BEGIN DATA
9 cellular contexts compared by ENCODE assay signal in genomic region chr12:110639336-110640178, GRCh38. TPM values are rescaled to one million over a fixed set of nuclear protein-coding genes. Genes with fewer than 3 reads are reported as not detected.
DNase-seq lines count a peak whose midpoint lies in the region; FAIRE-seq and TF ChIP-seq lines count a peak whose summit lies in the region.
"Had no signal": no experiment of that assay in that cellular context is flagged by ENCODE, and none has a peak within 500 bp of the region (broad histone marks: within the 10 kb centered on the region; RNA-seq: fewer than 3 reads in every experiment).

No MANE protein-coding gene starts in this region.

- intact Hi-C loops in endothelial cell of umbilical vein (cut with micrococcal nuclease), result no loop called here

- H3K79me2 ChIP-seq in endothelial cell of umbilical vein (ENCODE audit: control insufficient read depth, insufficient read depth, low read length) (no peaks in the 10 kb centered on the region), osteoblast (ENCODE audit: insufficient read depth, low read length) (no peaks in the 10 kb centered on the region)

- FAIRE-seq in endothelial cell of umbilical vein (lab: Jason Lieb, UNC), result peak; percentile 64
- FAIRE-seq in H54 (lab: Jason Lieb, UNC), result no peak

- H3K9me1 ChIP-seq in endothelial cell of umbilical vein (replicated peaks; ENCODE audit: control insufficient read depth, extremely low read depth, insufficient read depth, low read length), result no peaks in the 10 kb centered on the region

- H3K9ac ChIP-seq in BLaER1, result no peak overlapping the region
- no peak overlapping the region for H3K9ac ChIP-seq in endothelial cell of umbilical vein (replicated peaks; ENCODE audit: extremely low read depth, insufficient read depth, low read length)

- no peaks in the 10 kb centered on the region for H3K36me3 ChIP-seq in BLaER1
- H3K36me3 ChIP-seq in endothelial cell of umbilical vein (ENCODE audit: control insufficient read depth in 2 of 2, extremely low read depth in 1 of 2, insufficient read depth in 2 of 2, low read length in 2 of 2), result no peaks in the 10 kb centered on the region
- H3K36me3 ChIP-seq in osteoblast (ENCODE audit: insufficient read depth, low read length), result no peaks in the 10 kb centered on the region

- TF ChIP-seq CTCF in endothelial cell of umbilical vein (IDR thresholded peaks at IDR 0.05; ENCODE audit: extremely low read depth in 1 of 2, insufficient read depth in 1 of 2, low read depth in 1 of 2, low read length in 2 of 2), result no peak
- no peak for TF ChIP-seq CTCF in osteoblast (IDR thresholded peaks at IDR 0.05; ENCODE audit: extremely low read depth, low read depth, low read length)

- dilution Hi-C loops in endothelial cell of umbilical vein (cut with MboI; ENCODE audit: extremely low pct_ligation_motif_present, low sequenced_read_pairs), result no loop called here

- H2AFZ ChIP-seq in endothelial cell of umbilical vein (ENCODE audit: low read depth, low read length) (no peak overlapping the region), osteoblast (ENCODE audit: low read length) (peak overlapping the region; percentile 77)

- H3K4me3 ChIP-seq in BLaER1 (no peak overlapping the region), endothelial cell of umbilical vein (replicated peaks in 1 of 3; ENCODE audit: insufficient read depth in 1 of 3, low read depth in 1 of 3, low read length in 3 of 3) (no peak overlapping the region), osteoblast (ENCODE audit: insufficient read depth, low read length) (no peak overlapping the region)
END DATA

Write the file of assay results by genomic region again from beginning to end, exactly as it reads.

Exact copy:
9 cellular contexts compared by ENCODE assay signal in genomic region chr12:110639336-110640178, GRCh38. TPM values are rescaled to one million over a fixed set of nuclear protein-coding genes. Genes with fewer than 3 reads are reported as not detected.
DNase-seq lines count a peak whose midpoint lies in the region; FAIRE-seq and TF ChIP-seq lines count a peak whose summit lies in the region.
"Had no signal": no experiment of that assay in that cellular context is flagged by ENCODE, and none has a peak within 500 bp of the region (broad histone marks: within the 10 kb centered on the region; RNA-seq: fewer than 3 reads in every experiment).

No MANE protein-coding gene starts in this region.

- intact Hi-C loops in endothelial cell of umbilical vein (cut with micrococcal nuclease), result no loop called here

- H3K79me2 ChIP-seq in endothelial cell of umbilical vein (ENCODE audit: control insufficient read depth, insufficient read depth, low read length) (no peaks in the 10 kb centered on the region), osteoblast (ENCODE audit: insufficient read depth, low read length) (no peaks in the 10 kb centered on the region)

- FAIRE-seq in endothelial cell of umbilical vein (lab: Jason Lieb, UNC), result peak; percentile 64
- FAIRE-seq in H54 (lab: Jason Lieb, UNC), result no peak

- H3K9me1 ChIP-seq in endothelial cell of umbilical vein (replicated peaks; ENCODE audit: control insufficient read depth, extremely low read depth, insufficient read depth, low read length), result no peaks in the 10 kb centered on the region

- H3K9ac ChIP-seq in BLaER1, result no peak overlapping the region
- no peak overlapping the region for H3K9ac ChIP-seq in endothelial cell of umbilical vein (replicated peaks; ENCODE audit: extremely low read depth, insufficient read depth, low read length)

- no peaks in the 10 kb centered on the region for H3K36me3 ChIP-seq in BLaER1
- H3K36me3 ChIP-seq in endothelial cell of umbilical vein (ENCODE audit: control insufficient read depth in 2 of 2, extremely low read depth in 1 of 2, insufficient read depth in 2 of 2, low read length in 2 of 2), result no peaks in the 10 kb centered on the region
- H3K36me3 ChIP-seq in osteoblast (ENCODE audit: insufficient read depth, low read length), result no peaks in the 10 kb centered on the region

- TF ChIP-seq CTCF in endothelial cell of umbilical vein (IDR thresholded peaks at IDR 0.05; ENCODE audit: extremely low read depth in 1 of 2, insufficient read depth in 1 of 2, low read depth in 1 of 2, low read length in 2 of 2), result no peak
- no peak for TF ChIP-seq CTCF in osteoblast (IDR thresholded peaks at IDR 0.05; ENCODE audit: extremely low read depth, low read depth, low read length)

- dilution Hi-C loops in endothelial cell of umbilical vein (cut with MboI; ENCODE audit: extremely low pct_ligation_motif_present, low sequenced_read_pairs), result no loop called here

- H2AFZ ChIP-seq in endothelial cell of umbilical vein (ENCODE audit: low read depth, low read length) (no peak overlapping the region), osteoblast (ENCODE audit: low read length) (peak overlapping the region; percentile 77)

- H3K4me3 ChIP-seq in BLaER1 (no peak overlapping the region), endothelial cell of umbilical vein (replicated peaks in 1 of 3; ENCODE audit: insufficient read depth in 1 of 3, low read depth in 1 of 3, low read length in 3 of 3) (no peak overlapping the region), osteoblast (ENCODE audit: insufficient read depth, low read length) (no peak overlapping the region)